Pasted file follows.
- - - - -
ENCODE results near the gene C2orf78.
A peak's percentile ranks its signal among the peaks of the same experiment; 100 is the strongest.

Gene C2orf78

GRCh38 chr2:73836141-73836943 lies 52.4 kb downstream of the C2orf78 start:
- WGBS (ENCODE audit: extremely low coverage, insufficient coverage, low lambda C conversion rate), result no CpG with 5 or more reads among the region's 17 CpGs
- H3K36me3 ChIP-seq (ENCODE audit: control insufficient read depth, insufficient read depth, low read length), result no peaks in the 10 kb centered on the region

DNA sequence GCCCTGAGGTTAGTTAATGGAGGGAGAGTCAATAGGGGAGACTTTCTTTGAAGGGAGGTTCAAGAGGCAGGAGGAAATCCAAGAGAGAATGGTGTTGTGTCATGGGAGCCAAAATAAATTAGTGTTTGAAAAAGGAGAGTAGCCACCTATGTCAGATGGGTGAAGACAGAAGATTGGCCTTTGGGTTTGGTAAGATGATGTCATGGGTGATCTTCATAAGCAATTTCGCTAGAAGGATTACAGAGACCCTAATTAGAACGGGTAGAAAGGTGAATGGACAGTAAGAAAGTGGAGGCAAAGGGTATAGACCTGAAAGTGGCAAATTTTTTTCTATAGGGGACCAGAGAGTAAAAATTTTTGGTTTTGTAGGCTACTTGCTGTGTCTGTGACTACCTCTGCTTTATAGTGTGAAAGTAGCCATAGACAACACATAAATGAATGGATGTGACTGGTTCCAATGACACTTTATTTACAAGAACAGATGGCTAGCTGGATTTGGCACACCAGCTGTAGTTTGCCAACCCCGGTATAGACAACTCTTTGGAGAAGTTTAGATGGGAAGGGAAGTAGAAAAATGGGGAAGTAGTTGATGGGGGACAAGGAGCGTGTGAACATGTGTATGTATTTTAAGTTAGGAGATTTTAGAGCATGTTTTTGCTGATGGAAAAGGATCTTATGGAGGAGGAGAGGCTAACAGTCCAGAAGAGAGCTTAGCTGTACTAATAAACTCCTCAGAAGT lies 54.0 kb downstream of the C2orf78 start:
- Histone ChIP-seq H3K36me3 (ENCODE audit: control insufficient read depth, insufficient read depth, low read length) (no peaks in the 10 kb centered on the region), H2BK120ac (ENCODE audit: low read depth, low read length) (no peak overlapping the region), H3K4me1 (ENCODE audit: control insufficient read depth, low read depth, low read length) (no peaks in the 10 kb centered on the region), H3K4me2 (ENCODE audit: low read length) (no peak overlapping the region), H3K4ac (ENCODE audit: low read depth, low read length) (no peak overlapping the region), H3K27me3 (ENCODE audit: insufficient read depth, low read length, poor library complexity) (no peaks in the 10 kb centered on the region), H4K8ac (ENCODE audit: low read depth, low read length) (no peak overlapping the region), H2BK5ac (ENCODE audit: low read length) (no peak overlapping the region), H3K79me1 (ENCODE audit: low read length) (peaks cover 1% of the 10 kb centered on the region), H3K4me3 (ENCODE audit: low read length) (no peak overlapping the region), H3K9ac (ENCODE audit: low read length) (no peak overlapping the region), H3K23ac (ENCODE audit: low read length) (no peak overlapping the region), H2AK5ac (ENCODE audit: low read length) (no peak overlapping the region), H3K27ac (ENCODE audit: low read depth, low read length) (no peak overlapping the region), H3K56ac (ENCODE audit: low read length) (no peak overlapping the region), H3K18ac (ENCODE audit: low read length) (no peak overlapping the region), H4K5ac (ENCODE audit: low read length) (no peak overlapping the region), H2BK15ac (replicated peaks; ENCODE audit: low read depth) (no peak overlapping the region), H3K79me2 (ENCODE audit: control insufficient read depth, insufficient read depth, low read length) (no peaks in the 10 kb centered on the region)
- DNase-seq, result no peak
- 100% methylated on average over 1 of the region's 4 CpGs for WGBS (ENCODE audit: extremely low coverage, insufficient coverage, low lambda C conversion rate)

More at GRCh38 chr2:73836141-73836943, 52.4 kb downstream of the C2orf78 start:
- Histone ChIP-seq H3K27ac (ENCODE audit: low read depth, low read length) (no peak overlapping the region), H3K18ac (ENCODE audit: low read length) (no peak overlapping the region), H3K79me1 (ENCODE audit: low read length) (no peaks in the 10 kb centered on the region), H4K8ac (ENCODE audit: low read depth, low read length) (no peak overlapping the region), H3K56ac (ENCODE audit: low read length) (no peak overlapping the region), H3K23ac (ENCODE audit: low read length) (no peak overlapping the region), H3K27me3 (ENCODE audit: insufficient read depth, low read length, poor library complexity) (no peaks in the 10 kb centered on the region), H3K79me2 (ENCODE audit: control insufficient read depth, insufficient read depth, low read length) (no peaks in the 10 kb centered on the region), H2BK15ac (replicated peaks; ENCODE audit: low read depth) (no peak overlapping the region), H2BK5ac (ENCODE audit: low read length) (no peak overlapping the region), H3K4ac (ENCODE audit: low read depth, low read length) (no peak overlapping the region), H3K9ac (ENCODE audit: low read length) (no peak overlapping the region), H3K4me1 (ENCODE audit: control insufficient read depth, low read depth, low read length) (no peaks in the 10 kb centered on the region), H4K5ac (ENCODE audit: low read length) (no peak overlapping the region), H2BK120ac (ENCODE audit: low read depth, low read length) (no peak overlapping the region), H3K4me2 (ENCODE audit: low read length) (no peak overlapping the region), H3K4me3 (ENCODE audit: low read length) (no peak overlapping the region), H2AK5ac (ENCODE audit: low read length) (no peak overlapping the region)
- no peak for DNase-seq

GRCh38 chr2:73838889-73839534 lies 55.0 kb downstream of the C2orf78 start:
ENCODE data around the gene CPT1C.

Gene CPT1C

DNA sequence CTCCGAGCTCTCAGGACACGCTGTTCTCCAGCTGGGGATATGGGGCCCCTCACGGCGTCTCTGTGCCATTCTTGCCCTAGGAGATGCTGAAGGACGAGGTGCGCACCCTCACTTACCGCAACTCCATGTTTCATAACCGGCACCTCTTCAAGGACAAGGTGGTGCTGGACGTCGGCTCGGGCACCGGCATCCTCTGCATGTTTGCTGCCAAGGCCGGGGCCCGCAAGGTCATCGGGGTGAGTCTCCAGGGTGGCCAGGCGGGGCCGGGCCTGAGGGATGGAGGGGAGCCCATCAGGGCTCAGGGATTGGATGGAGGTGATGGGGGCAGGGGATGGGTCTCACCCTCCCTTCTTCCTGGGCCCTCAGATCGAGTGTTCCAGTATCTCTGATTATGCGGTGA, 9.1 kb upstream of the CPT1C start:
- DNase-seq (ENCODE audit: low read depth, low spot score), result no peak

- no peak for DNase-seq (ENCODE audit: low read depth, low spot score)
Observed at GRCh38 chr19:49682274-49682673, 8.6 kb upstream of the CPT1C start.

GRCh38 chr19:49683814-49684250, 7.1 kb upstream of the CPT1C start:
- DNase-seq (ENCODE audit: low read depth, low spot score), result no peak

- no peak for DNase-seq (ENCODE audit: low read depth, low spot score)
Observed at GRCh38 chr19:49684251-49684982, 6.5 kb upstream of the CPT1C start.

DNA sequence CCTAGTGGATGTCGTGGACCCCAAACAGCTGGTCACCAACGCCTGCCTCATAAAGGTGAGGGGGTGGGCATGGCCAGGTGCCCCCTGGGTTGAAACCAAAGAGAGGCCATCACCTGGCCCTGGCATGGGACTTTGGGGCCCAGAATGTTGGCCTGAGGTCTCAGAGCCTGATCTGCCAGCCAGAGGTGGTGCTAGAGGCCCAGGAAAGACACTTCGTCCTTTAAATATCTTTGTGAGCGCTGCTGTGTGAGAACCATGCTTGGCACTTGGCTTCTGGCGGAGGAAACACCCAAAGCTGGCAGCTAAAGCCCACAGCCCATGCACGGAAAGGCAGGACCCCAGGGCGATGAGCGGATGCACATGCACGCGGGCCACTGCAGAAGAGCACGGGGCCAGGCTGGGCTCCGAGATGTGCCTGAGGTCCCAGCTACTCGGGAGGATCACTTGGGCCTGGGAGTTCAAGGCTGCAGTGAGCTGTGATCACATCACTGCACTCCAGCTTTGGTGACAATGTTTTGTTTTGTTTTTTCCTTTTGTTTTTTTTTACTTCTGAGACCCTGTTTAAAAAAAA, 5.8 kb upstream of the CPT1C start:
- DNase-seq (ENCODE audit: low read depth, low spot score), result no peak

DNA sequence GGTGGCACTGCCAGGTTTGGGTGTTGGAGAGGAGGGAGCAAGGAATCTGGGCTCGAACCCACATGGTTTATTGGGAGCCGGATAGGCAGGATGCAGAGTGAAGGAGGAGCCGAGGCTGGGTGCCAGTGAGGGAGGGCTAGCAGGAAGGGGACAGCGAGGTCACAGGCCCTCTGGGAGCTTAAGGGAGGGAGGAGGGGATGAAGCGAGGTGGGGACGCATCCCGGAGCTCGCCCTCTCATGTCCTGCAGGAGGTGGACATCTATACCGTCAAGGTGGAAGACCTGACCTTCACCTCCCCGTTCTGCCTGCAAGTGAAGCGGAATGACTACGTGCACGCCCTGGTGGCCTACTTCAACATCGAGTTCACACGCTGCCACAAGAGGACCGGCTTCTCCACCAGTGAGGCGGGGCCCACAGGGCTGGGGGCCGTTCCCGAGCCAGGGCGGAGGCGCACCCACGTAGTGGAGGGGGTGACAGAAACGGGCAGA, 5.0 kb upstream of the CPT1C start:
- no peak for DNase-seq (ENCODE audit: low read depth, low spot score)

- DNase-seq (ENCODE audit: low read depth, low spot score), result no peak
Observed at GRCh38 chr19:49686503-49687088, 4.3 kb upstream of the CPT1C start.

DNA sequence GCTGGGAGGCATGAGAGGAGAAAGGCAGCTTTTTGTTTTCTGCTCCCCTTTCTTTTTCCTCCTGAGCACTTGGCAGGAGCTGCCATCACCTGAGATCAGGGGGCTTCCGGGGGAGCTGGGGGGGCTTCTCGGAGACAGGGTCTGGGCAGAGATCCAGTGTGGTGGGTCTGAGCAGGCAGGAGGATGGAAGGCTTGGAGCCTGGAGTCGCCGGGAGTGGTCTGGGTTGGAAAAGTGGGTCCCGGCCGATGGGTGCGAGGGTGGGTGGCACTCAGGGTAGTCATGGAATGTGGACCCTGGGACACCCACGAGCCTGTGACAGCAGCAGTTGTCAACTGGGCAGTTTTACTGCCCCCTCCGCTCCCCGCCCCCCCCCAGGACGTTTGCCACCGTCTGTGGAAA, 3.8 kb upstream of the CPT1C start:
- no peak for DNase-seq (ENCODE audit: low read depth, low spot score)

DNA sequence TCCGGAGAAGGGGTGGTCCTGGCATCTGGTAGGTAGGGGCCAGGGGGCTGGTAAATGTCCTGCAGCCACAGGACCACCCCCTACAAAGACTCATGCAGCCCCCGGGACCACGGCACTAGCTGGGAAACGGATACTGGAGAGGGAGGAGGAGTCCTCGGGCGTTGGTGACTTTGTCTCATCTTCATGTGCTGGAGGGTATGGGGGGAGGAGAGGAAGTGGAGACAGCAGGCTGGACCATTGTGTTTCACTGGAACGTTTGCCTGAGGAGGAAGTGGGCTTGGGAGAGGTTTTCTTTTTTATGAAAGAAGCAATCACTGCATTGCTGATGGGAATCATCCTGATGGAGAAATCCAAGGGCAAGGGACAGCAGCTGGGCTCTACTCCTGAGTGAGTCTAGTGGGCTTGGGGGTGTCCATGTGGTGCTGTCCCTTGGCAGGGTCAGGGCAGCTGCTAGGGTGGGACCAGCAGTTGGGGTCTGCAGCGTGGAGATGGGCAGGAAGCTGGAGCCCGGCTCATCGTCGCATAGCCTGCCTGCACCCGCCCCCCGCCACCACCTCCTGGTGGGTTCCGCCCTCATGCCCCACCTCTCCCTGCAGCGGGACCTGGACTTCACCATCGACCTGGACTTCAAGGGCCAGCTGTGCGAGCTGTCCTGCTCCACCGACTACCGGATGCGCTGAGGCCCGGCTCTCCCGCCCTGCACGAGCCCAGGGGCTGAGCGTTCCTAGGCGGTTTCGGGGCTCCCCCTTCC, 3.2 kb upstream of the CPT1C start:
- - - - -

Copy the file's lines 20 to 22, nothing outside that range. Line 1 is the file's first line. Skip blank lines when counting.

Observed at GRCh38 chr19:49682274-49682673, 8.6 kb upstream of the CPT1C start.

GRCh38 chr19:49683814-49684250, 7.1 kb upstream of the CPT1C start:
- DNase-seq (ENCODE audit: low read depth, low spot score), result no peak